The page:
Rolling into Queens, the New York Yankees paid a visit to their little brother, the New York Mets. For the most part, the Yankees finished strong after the Mets got off to some great early starts. Taking two of three, the Yankees captured the road portion of the Subway Series.
The opener featured a star-studded pitching duel between Masahiro Tanaka and Jacob deGrom. Brett Gardner came up with a big home run and turned Citi Field into Gardy Party City for the Yankees. Of course, it didn’t take long for National League baseball strategy to rear its ugly head and lend to countless Twitter hot takes in the Yankees 4-1 victory.
After allowing his obligatory home run to Brandon Nimmo in the first, Tanaka twirled a superb outing. Tossing five frames, Tanaka yielded only one hit, one run, one walk, fanning eight. By now you all know why his start only lasted five frames, we’ll get to that.
Pitching wins don’t matter hardly as much as they used to in today’s statistical world but there’s a reason the Mets’ ace has as many wins (4) as Chad Green. While deGrom was sharp with eight K’s of his own in eight innings, yielding four hits, two walks, three runs (two earned), it’s hard to beat the Yankees lineup with a single run of support.
During the sixth, the Yanks finally broke through.
Tanaka reached on a grounder muffed by first baseman Adrian Gonzalez. Gleyber Torres lofted a single to center and Gardner worked a walk. Ensuing batter Aaron Judge lifted a fly ball to right, plating Tanaka with the tying run.
The run would prove costly, as Tanaka left the contest with tightness in both hamstrings. While one can argue a pro athlete should be able to make a 90-foot sprint home, these guys don’t do this on a regular basis. I still don’t get National League baseball, watching the pitcher bat is boring, there’s no strategy in that spot, you’re not lifting Tanaka for Aaron Hicks or whomever to pinch hit or pinch run in that spot in the sixth when he’s going toe to toe with the opposing ace. It’s not about tradition, it’s about National League owners who would rather pay for a cheap reliever than spend more money on an extra hitter, which is ironic considering the injury risk you expose to a starting pitcher, a pitcher to whom you invest a lot of money.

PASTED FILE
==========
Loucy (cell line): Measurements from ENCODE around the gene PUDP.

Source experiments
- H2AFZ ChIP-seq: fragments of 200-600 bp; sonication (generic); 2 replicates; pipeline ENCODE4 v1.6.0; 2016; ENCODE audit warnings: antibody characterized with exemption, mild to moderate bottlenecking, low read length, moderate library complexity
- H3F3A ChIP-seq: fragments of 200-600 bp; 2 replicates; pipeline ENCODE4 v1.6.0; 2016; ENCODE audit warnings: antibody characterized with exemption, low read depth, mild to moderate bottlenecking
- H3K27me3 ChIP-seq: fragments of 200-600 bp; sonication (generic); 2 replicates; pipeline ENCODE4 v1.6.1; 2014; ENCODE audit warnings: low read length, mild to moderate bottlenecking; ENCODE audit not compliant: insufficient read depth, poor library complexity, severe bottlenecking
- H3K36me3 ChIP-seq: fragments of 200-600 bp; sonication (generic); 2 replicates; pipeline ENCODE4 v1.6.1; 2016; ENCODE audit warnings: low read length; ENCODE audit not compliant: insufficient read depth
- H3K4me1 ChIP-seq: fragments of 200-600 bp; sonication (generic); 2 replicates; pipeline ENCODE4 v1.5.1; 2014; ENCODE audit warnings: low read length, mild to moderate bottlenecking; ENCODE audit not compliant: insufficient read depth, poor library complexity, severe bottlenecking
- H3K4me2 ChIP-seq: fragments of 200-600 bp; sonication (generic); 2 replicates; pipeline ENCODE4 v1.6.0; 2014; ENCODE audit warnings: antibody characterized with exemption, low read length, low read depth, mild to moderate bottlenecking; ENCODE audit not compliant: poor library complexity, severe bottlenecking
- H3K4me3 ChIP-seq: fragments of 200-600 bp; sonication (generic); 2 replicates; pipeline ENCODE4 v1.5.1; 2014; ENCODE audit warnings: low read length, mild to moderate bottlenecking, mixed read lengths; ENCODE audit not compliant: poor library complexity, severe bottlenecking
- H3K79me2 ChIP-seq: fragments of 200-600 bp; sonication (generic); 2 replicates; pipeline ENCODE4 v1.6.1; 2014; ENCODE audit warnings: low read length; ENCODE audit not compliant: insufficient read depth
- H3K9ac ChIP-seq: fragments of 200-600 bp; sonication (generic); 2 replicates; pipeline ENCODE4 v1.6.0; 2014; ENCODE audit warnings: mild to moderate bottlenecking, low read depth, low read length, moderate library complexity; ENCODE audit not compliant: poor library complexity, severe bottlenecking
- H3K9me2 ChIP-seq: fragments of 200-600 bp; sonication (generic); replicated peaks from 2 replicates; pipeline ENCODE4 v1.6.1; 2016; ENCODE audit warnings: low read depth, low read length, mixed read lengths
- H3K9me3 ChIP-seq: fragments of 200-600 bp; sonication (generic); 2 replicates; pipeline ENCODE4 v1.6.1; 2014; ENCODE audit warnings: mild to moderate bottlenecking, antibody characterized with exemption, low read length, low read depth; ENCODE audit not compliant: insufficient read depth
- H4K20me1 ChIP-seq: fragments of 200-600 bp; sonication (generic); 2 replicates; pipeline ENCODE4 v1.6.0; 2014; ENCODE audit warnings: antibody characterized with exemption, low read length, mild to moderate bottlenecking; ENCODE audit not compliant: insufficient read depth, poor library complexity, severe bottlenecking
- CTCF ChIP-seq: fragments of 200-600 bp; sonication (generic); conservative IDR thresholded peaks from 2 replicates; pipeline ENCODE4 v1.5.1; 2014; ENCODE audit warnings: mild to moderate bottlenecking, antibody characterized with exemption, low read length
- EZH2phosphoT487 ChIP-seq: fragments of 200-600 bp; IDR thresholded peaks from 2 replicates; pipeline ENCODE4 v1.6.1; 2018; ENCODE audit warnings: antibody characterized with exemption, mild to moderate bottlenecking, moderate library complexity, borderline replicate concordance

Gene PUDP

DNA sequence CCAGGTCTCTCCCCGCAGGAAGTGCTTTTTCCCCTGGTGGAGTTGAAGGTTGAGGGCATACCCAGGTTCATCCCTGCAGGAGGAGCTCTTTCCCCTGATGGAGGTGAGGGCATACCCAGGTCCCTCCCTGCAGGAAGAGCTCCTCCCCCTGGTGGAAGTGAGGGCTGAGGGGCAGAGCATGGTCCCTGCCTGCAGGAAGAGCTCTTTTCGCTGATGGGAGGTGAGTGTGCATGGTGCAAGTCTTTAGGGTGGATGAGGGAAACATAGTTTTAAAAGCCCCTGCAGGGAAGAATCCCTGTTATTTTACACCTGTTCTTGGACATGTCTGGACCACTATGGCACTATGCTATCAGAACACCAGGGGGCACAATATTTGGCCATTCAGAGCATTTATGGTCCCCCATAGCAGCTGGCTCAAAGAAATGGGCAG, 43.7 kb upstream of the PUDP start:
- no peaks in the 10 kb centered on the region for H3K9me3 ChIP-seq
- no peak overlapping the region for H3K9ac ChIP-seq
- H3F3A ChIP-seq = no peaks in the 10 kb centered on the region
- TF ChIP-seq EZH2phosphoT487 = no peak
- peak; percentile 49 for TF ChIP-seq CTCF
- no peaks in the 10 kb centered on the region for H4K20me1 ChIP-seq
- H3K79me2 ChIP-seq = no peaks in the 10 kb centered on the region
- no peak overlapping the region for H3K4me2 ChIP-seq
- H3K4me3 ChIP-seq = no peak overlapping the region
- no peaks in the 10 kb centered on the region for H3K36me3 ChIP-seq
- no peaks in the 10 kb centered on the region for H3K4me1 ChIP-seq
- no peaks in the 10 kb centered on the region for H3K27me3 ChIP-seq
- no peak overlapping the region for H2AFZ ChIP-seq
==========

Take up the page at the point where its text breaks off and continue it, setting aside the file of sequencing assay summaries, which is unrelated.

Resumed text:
After Torres reached in the eighth, Gardner ripped a Laguardia laser wall scraper to right, off a 1-0 offering from deGrom. The home run was Gardner’s fifth of the campaign, raising his OPS to 1.054 in his past 21 games.
Giancarlo Stanton crushed club home run No. 100 on the season, hammering a 3-1 slider from Paul Sewald in the ninth. Stanton’s home run was No. 15 on the year and his 22 jacks at Citi Field are the most by an opponent.
Picking up the slack was the Yankees bullpen. Jonathan Holder, Green, Dellin Betances and Aroldis Chapman combined on four scoreless frames, closing out the victory.
The second game played out much like the first, the Mets jumping out to a fast start and the Yankees hammering away in a 4-3 victory. It was a microcosm of the season for each team.